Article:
Shared supply separation

A shared or joint supply is where a group of homes connect to our network at the same point.

This means all properties share responsibility for repair and maintenance of the pipework.

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How to find out if you're on a shared supply

If you live in a terraced house or apartment, you may have a shared supply.

You can check if you're on a shared supply by checking for external stop taps. The external stop tap is usually located in the pavement or on the boundary of your property.

If there is an external stop tap for every home then you're on single supply.

If there is only one external stop tap for a block of houses then you share a supply with your neighbours.

Leaving a shared supply

If you experience intermittent, poor flow, it could be a sign that you share a supply.

The flow to your home may improve if you switch to a single supply.  

To leave a shared supply, you will need to arrange a new connection with us. An accredited plumber must install your private pipework.

After the pipework is installed, we will inspect it and check it meets the right standards.

It's vital that we check and approve any new private pipework before connection, so we can make sure it's safe to use.

If you're an existing Severn Trent customer and your water bill is based on your property rateable value, when you apply for a new connection, you can choose for your bill re remain linked to rateable value or based on actual usage via meter readings.  

We'll install a meter external in the boundary box to help us monitor usage in each area and assist with leakage identification on private supply pipes. These meters will monitor our pipes, but they’ll also show if there’s a leak on your pipework. If we spot the signs of a leak on their pipes, we’ll let you know so you can take steps to get it fixed before it causes any damage to your property.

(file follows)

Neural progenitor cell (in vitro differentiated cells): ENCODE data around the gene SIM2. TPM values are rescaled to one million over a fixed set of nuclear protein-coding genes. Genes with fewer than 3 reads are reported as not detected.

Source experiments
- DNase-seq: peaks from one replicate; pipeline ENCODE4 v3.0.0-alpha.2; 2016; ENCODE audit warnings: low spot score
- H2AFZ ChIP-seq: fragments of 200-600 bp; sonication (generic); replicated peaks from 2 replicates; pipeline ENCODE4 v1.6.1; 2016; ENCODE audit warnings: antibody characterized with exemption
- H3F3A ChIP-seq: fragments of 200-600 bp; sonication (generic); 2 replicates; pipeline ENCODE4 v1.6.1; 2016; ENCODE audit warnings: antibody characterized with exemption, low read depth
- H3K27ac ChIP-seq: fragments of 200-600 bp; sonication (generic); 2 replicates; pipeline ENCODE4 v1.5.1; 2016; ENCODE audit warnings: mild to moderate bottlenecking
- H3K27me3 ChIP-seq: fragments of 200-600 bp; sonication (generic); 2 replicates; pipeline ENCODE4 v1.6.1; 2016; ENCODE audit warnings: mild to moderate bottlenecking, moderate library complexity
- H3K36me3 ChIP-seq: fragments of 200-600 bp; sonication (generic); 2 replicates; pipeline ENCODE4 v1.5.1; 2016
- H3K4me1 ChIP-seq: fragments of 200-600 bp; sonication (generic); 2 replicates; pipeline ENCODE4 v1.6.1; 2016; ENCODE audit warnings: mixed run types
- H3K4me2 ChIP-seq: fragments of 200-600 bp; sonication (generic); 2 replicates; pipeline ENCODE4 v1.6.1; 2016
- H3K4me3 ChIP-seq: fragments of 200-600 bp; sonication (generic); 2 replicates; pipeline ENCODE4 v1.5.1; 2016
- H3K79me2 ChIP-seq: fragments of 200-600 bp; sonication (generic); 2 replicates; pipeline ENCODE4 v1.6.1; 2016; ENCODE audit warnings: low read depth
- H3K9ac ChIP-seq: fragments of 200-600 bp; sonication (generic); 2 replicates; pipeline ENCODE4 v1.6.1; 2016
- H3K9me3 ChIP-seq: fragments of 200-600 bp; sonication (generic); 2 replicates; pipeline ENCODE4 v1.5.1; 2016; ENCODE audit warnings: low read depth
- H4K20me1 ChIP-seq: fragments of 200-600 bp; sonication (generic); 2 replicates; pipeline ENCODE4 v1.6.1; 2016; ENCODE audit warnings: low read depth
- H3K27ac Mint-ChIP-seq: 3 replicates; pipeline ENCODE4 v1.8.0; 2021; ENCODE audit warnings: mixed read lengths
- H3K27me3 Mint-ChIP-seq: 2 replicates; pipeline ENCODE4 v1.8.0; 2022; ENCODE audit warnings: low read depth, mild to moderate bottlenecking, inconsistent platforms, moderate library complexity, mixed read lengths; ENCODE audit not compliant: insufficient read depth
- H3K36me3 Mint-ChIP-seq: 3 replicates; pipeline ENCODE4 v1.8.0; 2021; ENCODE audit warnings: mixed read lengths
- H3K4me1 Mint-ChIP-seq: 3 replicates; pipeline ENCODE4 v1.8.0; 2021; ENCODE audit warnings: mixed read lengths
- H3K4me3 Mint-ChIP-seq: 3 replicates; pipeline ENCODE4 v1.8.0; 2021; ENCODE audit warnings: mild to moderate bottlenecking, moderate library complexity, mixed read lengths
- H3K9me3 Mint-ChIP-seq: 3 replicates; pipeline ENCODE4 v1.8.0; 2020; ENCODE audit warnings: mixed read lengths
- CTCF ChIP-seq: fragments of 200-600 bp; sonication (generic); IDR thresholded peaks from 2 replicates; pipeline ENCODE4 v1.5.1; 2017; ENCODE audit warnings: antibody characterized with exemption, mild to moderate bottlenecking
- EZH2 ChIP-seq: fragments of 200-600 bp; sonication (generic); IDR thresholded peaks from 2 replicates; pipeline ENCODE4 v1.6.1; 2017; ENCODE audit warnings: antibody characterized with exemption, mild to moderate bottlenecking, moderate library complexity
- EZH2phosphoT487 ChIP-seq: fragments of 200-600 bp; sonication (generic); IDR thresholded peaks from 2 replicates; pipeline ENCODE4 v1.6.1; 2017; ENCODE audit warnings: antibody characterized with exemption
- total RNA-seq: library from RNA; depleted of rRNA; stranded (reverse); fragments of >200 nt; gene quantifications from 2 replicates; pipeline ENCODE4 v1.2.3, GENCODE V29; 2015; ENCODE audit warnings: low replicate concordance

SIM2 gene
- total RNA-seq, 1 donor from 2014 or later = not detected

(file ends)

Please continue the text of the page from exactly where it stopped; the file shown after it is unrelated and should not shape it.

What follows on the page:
Test your flow

There's a simple test you can do at home to check if you have poor flow or low pressure.

To carry out this test, you'll need to know where your internal stop tap is. This is usually under the kitchen sink or in a utility room.

If it takes longer that seven seconds to fill the jug, you may have a problem with your flow or pressure.  

Possible causes of low pressure and poor flow

There are several different causes of pressure and flow issues, including:

There are some steps you can take to narrow down the cause before reporting the issue to us.

Application for the supply separation scheme

If your low flow or poor pressure is due to being on a shared supply, you can apply to switch to a single supply.

The application is a six-step process.